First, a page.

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Ancient Greeks may have been inclined towards worshipping the Sun

By Super Admin
|

London, November 23 (ANI): A new research has indicated that the ancient Greeks deliberately built their temples to face the rising Sun, which suggests that they were inclined towards the worship of the sun.

According to a report in the Times, an investigation into temples built by Greek colonists in Sicily has found strong evidence that they were aligned to the East.

The findings, by Alun Salt, of the University of Leicester, UK, suggest that Ancient Greek religion may have included ritual elements inspired by astronomy, as well as illuminating the national culture of settlers who founded communities beyond the mainland. he study could settle a long-running dispute among archaeologists and classicists about temple orientation.

Although it has long been known that most of these shrines face east, some academics have questioned whether this alignment reflected a deliberate plan.

Critics of astronomical theories have pointed out that some temples face north, south or west, and argue that their orientation was not important to the Greeks.

Dr Salt's research, however, indicates that the predominant east-west alignment is almost impossible to explain by chance, and probably followed a religious convention founded on astronomy.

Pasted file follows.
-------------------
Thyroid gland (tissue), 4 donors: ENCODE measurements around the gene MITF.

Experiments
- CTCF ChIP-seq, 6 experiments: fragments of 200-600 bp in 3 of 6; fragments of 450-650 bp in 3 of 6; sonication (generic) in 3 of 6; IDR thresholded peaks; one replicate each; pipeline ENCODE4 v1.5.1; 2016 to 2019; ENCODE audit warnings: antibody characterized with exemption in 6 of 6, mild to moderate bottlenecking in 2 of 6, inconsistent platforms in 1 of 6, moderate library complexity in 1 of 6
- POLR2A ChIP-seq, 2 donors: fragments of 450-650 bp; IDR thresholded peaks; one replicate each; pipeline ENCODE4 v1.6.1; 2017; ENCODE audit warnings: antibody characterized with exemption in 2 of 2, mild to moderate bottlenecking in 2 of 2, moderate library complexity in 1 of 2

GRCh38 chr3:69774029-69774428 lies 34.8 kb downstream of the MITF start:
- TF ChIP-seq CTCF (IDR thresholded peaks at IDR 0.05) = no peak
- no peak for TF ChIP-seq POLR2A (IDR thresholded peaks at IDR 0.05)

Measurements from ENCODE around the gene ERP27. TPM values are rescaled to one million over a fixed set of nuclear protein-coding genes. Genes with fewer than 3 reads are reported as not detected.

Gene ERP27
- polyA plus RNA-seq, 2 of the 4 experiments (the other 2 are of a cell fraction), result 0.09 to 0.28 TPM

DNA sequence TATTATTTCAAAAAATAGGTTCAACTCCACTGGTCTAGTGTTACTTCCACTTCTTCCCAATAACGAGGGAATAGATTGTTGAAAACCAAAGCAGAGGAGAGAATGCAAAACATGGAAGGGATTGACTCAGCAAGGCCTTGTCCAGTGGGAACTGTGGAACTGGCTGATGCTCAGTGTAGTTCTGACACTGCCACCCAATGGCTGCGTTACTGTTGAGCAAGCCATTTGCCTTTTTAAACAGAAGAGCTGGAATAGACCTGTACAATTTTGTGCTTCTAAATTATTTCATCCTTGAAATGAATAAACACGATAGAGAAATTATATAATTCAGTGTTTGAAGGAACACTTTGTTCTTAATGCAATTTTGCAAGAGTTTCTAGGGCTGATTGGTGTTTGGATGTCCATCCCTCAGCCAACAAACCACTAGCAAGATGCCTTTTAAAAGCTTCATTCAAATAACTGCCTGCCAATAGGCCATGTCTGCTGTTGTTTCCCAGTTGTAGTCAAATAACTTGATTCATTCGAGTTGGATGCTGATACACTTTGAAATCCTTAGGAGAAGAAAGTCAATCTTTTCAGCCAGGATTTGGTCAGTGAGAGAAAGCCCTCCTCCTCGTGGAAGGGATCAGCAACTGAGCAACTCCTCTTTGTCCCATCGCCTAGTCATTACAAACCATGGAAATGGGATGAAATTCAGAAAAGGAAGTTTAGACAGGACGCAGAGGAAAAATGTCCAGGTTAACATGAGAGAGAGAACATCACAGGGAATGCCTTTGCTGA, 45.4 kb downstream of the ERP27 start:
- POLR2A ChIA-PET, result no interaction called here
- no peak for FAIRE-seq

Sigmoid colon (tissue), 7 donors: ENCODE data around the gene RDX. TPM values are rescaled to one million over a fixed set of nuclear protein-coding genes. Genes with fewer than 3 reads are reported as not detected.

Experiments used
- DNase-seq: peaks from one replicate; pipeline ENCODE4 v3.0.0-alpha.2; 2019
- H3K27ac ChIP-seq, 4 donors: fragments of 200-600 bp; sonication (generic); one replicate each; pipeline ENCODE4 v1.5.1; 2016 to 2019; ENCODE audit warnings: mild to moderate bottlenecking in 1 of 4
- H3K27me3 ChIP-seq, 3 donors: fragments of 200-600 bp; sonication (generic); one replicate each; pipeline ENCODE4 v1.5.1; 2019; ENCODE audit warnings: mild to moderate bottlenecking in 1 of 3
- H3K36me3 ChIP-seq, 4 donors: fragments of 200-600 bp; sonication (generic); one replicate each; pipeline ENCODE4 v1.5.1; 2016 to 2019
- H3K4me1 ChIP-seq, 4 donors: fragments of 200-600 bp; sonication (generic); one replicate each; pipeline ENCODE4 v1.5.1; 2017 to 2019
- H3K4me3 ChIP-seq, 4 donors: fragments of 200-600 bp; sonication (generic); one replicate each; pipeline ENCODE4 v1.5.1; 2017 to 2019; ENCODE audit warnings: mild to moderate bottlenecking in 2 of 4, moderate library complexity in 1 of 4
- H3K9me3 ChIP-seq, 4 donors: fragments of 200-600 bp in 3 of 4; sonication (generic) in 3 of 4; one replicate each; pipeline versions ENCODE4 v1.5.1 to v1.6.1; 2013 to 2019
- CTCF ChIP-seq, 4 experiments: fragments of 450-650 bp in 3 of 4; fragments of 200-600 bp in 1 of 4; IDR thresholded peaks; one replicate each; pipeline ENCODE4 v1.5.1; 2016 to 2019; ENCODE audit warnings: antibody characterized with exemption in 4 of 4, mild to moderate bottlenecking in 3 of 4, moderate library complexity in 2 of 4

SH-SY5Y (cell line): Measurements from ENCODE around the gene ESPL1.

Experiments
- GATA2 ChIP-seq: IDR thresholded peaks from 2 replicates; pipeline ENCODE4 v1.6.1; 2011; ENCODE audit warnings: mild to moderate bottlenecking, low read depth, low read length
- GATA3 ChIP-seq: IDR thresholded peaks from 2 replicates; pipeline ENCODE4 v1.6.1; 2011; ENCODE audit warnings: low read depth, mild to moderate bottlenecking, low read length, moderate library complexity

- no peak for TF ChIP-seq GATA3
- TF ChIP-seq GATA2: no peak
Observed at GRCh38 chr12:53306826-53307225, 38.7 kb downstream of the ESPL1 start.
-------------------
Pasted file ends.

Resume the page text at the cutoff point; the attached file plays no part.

Temples laid out in accordance with astronomical phenomena could have highlighted the role of gods and goddesses as arbiters of nature, or helped priests to interpret celestial omens.

They could also have helped in observations needed to calibrate the religious calendar.

In the study, Dr Salt found that 40 of 41 temples that he analysed in Sicily were oriented towards the eastern horizon.

A statistical analysis all but eliminated the possibility that this was due to chance.

Dr Salt also examined data for Greece, collected by Gregory Retallack, of the University of Oregon.

Though there were more exceptions, he again found a highly significant bias towards east-facing layouts.

Dr Salt said that while the reasons for this preferred layout have still to be established, he suspects that astronomical factors played a significant part.

"It may have had something to do with the priest looking into the sky for omens," he said.

"There is also evidence that astronomy was important to the relgious calendar, and there was probably a practical purpose too. A temple that faces the sunrise would be well-lit at dawn, so the priest would not be working in the shadows," he added. (ANI)

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